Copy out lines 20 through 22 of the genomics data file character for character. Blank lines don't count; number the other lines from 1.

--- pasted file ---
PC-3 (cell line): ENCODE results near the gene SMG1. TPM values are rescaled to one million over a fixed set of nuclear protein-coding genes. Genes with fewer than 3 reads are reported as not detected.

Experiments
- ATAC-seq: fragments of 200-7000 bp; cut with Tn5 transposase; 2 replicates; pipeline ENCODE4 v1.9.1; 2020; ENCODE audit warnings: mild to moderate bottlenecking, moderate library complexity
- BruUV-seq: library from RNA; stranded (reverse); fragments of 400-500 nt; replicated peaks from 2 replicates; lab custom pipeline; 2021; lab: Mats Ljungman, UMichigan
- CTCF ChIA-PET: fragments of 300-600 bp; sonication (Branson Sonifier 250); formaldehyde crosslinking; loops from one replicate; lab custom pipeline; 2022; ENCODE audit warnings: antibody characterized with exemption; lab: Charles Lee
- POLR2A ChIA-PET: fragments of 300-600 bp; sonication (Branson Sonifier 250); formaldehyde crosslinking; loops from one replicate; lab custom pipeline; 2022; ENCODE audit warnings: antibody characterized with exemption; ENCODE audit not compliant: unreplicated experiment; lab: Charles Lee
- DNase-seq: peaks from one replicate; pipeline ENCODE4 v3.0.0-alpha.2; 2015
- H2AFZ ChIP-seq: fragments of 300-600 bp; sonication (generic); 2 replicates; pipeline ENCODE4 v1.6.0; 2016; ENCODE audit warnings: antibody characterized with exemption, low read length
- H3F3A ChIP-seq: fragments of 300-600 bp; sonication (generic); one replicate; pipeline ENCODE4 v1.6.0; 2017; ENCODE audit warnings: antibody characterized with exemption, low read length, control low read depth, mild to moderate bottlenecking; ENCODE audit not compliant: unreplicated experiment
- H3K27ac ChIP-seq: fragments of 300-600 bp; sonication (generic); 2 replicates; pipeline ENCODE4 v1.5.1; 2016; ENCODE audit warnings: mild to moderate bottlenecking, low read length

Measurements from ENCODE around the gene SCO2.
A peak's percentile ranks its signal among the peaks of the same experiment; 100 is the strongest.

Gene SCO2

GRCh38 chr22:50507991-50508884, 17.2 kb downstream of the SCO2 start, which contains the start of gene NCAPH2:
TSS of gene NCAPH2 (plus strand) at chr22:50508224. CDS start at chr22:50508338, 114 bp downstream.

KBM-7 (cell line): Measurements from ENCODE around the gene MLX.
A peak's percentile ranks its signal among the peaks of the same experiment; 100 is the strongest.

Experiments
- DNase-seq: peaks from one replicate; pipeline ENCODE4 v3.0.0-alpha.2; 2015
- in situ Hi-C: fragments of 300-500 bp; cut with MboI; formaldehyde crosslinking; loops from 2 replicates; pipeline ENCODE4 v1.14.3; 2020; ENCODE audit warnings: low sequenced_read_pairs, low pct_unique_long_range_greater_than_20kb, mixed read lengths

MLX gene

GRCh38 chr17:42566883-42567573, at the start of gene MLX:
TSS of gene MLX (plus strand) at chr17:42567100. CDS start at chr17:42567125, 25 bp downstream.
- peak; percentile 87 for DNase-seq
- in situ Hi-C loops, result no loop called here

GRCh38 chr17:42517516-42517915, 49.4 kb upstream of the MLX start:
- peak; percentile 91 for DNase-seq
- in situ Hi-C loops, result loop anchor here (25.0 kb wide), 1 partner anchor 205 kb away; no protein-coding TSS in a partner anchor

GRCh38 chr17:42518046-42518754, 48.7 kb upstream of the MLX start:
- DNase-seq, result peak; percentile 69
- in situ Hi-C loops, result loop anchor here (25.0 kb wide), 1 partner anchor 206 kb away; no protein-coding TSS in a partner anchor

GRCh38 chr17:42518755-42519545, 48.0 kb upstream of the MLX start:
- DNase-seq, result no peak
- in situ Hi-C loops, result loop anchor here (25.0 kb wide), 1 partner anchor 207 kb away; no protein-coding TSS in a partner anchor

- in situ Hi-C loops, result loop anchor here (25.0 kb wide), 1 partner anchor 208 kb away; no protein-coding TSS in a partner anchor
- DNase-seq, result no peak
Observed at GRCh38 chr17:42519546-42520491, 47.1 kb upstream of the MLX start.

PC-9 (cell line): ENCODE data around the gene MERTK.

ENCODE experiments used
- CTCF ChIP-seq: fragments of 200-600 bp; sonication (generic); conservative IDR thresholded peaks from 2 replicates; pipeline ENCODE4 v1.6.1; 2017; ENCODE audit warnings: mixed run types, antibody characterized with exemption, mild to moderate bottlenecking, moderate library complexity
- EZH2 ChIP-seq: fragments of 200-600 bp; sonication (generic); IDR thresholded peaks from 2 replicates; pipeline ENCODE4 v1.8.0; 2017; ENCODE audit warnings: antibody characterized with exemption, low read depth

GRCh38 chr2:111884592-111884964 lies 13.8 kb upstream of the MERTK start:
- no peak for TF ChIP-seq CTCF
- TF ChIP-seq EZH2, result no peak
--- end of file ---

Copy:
- in situ Hi-C: fragments of 300-500 bp; cut with MboI; formaldehyde crosslinking; loops from 2 replicates; pipeline ENCODE4 v1.14.3; 2020; ENCODE audit warnings: low sequenced_read_pairs, low pct_unique_long_range_greater_than_20kb, mixed read lengths

MLX gene

GRCh38 chr17:42566883-42567573, at the start of gene MLX: